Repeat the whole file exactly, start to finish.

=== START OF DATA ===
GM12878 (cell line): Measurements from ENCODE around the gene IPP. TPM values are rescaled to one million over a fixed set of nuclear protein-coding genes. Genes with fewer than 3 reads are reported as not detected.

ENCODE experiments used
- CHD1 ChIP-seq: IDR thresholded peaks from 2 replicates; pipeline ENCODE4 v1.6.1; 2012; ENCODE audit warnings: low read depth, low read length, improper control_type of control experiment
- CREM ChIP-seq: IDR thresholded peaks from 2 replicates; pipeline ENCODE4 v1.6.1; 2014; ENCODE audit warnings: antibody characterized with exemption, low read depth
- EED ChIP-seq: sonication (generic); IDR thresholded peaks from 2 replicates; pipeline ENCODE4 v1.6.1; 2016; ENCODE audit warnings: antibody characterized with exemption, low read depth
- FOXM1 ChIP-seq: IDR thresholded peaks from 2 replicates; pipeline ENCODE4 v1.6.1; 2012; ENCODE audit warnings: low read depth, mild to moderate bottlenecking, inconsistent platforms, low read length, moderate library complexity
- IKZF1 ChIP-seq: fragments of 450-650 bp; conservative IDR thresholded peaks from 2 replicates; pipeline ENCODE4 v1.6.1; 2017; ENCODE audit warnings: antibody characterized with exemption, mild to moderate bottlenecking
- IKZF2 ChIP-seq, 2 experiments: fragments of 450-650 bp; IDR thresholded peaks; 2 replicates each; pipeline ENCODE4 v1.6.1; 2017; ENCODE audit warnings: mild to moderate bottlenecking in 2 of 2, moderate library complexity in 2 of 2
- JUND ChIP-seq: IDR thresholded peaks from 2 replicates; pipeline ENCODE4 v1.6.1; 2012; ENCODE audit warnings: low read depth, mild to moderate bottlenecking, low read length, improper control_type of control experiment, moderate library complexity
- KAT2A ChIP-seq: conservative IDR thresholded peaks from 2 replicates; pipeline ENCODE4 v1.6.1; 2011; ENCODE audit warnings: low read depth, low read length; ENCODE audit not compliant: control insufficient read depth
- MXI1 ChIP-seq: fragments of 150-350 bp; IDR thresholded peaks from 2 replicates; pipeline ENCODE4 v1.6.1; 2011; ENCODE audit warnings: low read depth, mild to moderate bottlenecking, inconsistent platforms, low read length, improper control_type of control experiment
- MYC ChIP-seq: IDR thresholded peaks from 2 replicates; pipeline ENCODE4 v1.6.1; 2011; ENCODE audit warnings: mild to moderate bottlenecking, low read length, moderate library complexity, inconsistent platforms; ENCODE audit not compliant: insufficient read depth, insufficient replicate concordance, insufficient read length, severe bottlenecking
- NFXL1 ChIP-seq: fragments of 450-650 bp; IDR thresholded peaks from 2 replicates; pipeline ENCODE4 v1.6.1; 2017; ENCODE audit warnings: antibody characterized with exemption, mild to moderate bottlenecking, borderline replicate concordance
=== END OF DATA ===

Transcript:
GM12878 (cell line): Measurements from ENCODE around the gene IPP. TPM values are rescaled to one million over a fixed set of nuclear protein-coding genes. Genes with fewer than 3 reads are reported as not detected.

ENCODE experiments used
- CHD1 ChIP-seq: IDR thresholded peaks from 2 replicates; pipeline ENCODE4 v1.6.1; 2012; ENCODE audit warnings: low read depth, low read length, improper control_type of control experiment
- CREM ChIP-seq: IDR thresholded peaks from 2 replicates; pipeline ENCODE4 v1.6.1; 2014; ENCODE audit warnings: antibody characterized with exemption, low read depth
- EED ChIP-seq: sonication (generic); IDR thresholded peaks from 2 replicates; pipeline ENCODE4 v1.6.1; 2016; ENCODE audit warnings: antibody characterized with exemption, low read depth
- FOXM1 ChIP-seq: IDR thresholded peaks from 2 replicates; pipeline ENCODE4 v1.6.1; 2012; ENCODE audit warnings: low read depth, mild to moderate bottlenecking, inconsistent platforms, low read length, moderate library complexity
- IKZF1 ChIP-seq: fragments of 450-650 bp; conservative IDR thresholded peaks from 2 replicates; pipeline ENCODE4 v1.6.1; 2017; ENCODE audit warnings: antibody characterized with exemption, mild to moderate bottlenecking
- IKZF2 ChIP-seq, 2 experiments: fragments of 450-650 bp; IDR thresholded peaks; 2 replicates each; pipeline ENCODE4 v1.6.1; 2017; ENCODE audit warnings: mild to moderate bottlenecking in 2 of 2, moderate library complexity in 2 of 2
- JUND ChIP-seq: IDR thresholded peaks from 2 replicates; pipeline ENCODE4 v1.6.1; 2012; ENCODE audit warnings: low read depth, mild to moderate bottlenecking, low read length, improper control_type of control experiment, moderate library complexity
- KAT2A ChIP-seq: conservative IDR thresholded peaks from 2 replicates; pipeline ENCODE4 v1.6.1; 2011; ENCODE audit warnings: low read depth, low read length; ENCODE audit not compliant: control insufficient read depth
- MXI1 ChIP-seq: fragments of 150-350 bp; IDR thresholded peaks from 2 replicates; pipeline ENCODE4 v1.6.1; 2011; ENCODE audit warnings: low read depth, mild to moderate bottlenecking, inconsistent platforms, low read length, improper control_type of control experiment
- MYC ChIP-seq: IDR thresholded peaks from 2 replicates; pipeline ENCODE4 v1.6.1; 2011; ENCODE audit warnings: mild to moderate bottlenecking, low read length, moderate library complexity, inconsistent platforms; ENCODE audit not compliant: insufficient read depth, insufficient replicate concordance, insufficient read length, severe bottlenecking
- NFXL1 ChIP-seq: fragments of 450-650 bp; IDR thresholded peaks from 2 replicates; pipeline ENCODE4 v1.6.1; 2017; ENCODE audit warnings: antibody characterized with exemption, mild to moderate bottlenecking, borderline replicate concordance